PALMER — Terria Walters finally knows what happened during the last moments of her son's life, before his murder at age 23.
The details emerged in a confidential report prepared ahead of the sentencing of his convicted killer, Joshua Beebe, 32, of Wasilla.
On Thursday, Beebe was ordered to serve 25 years in prison for the June 23, 2015, murder.
Christopher Seaman was shot in the back of the head at one of the fireworks stands that straddle the Parks Highway in Houston, his mother said, citing the confidential pre-sentence report. Then he was dragged across the parking lot to his car and shoved into the back seat.
"He's my child. I'm just thinking, was he terrified? Even in the moments before, did he know it was going to happen?" Walters said Friday. "I will live with that and relive it for the rest of my life.
Under a plea deal reached earlier this year, Beebe received a 60-year sentence with 25 years to serve and 10 years of probation.
Walters faced the 32-year-old during the sentencing hearing at the Palmer courthouse Thursday. It would have been Seaman's 26th birthday. Friends and supporters packed the courtroom.
"I have nightmares about what happened to my son regularly," she said she told Beebe. "Regularly."
Drugs were apparently involved in the crime.
Seaman, a heroin addict who had been clean for 18 months before he relapsed before the murder, was probably selling small amounts to feed his own habit and met up with Beebe for a buy, his mother said. Palmer police had arrested him a few months earlier in a motel room where they found a heroin residue-coated spoon and more than $8,000 in cash.
Alaska State Troopers say Beebe and 30-year-old Willow resident Robert Casello shot and robbed a different man five days before Seaman was killed.
In July, Casello received a lighter sentence — three years in prison and five years probation — in exchange for his cooperation in the Seaman case. He helped investigators recover Beebe's cellphone, which included text messages between Beebe and Seaman "that linked Beebe directly to the homicide," according to a sentencing memorandum.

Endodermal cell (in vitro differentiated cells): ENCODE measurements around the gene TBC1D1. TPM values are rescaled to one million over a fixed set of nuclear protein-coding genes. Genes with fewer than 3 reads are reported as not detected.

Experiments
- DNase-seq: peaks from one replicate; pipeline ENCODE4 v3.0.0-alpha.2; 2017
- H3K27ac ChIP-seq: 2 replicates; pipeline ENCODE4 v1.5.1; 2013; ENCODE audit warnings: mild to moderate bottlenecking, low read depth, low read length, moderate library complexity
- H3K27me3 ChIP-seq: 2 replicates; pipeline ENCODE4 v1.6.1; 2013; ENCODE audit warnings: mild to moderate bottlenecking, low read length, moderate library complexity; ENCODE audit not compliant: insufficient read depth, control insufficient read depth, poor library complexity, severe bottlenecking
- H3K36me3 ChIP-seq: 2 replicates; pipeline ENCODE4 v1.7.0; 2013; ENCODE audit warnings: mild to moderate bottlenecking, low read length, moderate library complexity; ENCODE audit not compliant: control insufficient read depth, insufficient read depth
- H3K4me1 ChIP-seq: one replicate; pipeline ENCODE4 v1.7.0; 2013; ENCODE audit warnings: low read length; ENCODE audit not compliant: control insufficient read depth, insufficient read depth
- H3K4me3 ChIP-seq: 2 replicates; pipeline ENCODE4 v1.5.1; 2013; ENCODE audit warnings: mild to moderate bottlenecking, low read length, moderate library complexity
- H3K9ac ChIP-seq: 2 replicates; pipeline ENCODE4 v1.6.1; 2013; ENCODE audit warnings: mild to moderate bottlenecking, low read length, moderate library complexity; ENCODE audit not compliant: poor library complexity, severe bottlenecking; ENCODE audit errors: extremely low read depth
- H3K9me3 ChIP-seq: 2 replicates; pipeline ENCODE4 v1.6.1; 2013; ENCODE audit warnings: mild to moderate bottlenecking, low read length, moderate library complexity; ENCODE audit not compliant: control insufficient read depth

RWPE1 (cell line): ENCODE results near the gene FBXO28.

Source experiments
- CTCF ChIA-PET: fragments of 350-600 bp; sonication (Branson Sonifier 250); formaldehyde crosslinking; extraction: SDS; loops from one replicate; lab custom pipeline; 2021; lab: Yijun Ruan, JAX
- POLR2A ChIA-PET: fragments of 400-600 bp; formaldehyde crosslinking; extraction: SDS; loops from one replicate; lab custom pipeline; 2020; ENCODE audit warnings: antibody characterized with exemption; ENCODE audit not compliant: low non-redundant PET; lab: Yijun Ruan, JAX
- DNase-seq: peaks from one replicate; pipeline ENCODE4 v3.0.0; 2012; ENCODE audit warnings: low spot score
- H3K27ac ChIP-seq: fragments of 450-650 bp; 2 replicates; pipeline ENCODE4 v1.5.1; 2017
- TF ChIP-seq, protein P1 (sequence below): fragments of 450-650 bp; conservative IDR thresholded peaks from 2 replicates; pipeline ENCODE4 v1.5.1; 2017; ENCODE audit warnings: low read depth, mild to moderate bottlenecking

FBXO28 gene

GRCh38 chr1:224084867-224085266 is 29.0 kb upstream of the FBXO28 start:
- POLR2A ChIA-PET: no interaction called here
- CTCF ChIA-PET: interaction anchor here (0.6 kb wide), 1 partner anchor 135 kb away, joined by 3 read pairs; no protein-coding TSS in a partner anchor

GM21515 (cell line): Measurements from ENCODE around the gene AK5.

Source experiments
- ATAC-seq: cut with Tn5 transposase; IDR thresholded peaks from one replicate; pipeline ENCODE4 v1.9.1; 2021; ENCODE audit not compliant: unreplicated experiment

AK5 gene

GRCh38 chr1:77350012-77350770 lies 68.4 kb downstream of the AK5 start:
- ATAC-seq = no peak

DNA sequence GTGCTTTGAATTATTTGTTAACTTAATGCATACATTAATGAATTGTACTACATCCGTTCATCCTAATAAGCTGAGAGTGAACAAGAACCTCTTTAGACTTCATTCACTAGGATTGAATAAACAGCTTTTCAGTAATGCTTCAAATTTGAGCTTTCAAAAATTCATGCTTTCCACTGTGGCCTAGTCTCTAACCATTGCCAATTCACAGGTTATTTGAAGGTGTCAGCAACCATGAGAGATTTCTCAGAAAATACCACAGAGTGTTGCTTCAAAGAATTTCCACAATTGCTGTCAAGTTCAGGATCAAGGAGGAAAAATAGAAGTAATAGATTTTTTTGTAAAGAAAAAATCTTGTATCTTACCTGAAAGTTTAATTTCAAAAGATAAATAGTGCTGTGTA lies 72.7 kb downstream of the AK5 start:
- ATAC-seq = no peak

Beebe, originally charged with six felony counts of murder, robbery and assault, was sentenced on just one count of second-degree murder in exchange for his guilty plea earlier this year.
Beebe was ambiguous when it came time for him to say at his sentencing Thursday whether he accepted responsibility for his actions, Walters said.
"The way he worded it was 'I'm sorry for what happened to your son, you shouldn't have buried your son,' type of statements," she said. "But then at the end, when no one was looking, he turned around and mouthed to me: 'I'm sorry.' "
She just nodded in response.
Walters has faced her own struggles with addiction.
She found herself in that same Palmer courtroom 10 years ago. Alaska State Troopers arrested her for making meth in a converted bus in Big Lake where they also found a man and Seaman, who was 13 at the time.
Walters was sentenced to five years in prison, where she received two years of treatment at Hiland Mountain Correctional Center. But it wasn't until Seaman died that Walters' advocacy on drug treatment for prisoners took off. She formed a faith-based nonprofit called Fallen Up Ministries and participated in the Mat-Su Opioid Task Force.
"I've gotten to the point where I'm more focused on honoring my son than I am on vengeance," she said. "I just can't live my life like that."